The pair immediately felt an affinity for one another and courted for a year before Seretse and Ruth married. As well as being an interracial couple, Seretse has a lot more to his past than Ruth ever knew. Seretse is a prince of Bechuanaland and lives a hugely important life in a county that feels a whole world away from the comparatively cosmopolitan London.
Though Ruth and Seretse married - much against the advice of all their peers - apartheid in South Africa, the people of Bechuanaland and the British government all played a part in keeping Sertse from his birth right and went to extreme lengths to have the couple extradited from the country.
Continue: A United Kingdom Trailer
Disney's Queen of Katwe is set in the slum of Katwe in Kampala, Uganda where we follow Phiona Mutesi on her journey to dream big and create a better life for her and her family. Her mother Harriet works on the market selling vegetables in order to just provide enough money to keep a roof over the family's head and says to Phiona that she will be disappointed if she 'dares to dream'.
Ava DuVernay was snubbed by the DGA and Oscars, but she's already looking ahead to a new project.
Despite being snubbed in the Oscar categories for Best Actor and Best Director, Selma's David Oyelowo and Ava DuVernay are re-teaming to develop a feature set during Hurricane Katrina.
David Oyelowo is close to signing on for Ava DuVernay's new project - set during Hurricane Katrina
DuVernay will write, produce and direct the movie, being touted as both a love story and murder mystery. Oyelowo is in negotiations to produce and star, though a start date has not been set, reports Variety.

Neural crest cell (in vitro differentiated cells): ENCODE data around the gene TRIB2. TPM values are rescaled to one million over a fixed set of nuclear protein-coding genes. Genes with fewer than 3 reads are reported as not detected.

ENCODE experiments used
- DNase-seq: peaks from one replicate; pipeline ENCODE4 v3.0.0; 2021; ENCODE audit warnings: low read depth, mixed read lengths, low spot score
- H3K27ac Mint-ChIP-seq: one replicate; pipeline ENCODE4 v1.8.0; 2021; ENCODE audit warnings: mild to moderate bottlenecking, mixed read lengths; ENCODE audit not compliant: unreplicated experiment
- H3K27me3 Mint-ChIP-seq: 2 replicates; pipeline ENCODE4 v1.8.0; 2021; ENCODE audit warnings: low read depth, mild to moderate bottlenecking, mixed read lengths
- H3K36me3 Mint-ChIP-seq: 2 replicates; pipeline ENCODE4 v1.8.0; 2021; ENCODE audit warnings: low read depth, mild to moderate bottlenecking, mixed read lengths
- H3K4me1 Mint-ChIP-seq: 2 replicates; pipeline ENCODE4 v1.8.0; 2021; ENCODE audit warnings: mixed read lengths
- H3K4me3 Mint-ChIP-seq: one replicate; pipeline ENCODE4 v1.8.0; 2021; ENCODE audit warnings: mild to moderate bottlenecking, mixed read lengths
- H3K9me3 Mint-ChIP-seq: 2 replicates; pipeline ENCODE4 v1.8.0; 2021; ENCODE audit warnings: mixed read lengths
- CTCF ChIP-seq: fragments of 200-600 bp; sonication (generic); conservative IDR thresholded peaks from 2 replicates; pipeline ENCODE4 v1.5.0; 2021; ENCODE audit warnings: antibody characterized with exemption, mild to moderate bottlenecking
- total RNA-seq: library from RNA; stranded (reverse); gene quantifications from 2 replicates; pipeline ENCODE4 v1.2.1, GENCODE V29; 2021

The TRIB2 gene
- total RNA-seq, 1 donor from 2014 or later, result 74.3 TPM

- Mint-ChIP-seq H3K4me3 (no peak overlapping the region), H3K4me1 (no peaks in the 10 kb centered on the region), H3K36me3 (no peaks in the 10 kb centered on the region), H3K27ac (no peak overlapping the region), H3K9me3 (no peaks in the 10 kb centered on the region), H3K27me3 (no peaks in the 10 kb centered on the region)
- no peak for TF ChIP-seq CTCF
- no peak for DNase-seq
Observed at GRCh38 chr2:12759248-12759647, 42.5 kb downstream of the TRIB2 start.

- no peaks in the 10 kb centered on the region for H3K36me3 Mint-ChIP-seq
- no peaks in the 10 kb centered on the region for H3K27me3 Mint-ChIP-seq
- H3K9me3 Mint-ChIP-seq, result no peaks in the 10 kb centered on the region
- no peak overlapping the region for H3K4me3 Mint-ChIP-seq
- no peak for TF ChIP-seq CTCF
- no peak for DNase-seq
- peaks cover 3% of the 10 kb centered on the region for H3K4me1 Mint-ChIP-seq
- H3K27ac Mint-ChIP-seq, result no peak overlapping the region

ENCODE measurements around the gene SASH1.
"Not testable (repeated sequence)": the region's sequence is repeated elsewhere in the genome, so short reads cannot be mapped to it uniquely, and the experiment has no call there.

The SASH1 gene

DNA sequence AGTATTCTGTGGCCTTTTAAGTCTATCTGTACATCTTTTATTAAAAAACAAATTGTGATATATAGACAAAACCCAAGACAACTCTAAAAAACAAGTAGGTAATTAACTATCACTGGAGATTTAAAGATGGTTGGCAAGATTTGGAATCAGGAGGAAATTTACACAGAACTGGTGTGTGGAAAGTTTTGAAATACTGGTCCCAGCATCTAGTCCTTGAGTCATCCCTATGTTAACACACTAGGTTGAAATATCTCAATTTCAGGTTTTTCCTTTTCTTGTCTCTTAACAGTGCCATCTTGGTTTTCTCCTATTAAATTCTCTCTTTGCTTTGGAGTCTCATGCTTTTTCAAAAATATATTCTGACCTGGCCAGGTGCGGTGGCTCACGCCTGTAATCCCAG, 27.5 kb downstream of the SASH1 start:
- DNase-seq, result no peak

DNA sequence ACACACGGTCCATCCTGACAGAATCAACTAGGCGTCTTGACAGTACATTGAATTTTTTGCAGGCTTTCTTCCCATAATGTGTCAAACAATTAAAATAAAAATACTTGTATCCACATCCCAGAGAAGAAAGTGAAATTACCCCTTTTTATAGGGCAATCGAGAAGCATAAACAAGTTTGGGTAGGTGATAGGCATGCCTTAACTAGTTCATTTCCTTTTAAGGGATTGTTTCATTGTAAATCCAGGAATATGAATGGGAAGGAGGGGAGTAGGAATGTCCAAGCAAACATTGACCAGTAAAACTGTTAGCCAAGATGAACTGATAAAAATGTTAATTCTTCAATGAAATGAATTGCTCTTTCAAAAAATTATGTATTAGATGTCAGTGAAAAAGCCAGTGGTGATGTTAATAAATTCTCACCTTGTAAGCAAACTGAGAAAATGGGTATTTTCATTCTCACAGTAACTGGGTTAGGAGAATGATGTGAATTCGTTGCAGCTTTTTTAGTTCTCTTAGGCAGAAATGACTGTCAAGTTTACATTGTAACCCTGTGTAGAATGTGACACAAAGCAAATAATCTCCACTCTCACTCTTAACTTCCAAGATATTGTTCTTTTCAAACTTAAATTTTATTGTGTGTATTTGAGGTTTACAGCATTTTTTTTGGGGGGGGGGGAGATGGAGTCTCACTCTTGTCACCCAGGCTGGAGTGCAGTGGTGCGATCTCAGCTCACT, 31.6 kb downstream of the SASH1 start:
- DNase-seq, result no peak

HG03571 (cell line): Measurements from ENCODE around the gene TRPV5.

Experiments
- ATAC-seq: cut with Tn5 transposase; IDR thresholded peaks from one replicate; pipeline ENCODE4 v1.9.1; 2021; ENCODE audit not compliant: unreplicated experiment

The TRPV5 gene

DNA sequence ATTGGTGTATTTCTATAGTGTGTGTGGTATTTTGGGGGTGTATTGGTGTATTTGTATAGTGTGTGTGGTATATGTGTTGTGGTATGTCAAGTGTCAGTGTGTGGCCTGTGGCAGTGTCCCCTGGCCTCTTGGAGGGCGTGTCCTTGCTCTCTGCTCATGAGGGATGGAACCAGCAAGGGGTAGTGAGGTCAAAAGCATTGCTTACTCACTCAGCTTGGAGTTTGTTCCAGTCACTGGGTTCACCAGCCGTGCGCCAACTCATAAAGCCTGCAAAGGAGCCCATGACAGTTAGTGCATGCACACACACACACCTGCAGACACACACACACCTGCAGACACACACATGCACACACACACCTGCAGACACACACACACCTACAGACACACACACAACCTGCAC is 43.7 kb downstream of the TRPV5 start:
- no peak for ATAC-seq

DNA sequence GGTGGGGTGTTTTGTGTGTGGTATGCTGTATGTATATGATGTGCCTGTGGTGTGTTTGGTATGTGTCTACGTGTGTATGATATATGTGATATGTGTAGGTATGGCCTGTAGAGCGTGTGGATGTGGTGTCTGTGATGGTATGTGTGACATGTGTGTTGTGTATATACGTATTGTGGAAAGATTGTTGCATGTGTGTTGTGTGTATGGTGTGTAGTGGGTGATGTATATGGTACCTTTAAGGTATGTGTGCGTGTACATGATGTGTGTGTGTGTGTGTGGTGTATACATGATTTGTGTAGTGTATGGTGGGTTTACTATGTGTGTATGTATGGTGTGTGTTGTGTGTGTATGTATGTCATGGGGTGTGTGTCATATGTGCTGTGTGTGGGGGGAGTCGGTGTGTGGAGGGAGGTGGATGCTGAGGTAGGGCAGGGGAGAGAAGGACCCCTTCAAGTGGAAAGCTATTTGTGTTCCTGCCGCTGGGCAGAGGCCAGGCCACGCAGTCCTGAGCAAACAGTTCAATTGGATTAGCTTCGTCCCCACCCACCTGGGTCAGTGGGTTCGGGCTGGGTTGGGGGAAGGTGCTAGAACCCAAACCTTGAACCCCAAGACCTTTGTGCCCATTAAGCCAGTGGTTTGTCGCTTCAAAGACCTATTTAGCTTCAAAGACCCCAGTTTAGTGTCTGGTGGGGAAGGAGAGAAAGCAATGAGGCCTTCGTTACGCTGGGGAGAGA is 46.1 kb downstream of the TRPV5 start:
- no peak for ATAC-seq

Continue reading: After Oscars Snub, Ava DuVernay And David Oyelowo Announce 'Katrina'
The 20th Critic's Choice Awards showed up the Academy Awards by honouring people and films snubbed by the Oscars.
While the Academy Award nominations may have angered quite a few people, the Critic's Choice Awards took place on the same day (15th January 2015) at the Hollywood Palladium. Hosted by Michael Strahan, this year's Critic's Choice Awards was the twentieth anniversary of the ceremony, and continued the tradition of honouring some of the very best that the year's cinema had to offer.
Michael Keaton won both 'Best Actor' and 'Best Actor in a Comedy Movie' (Credit Christopher Polk - Getty Images)
The ceremony differed from the upcoming Academy Awards in several ways. One of these was how it took the stance of being one of the few prestigious award ceremonies to honour 'Guardians of the Galaxy' (awarding it 'Best Action Movie' and 'Best Hair and Makeup'), and furthermore awarding the title of 'Best Animated Feature' to 'The Lego Movie' (which was shockingly snubbed by the Academy Award nominations). Perhaps Chris Pratt is just a magnet for these things.
Continue reading: Critic's Choice Awards Honour Oscar-Snubbed Movies [Photos]
"Diversity!", cried film buffs across the land.
The Oscars and white nominees go together like cheese and white bread – but in both cases, that doesn’t mean they’re good for you. With the kickoff of awards season 2015 came the inevitable backlash for the lack of diversity on the nominees list, but what are the bloggers saying this time around?
No Selma at this year's Oscars.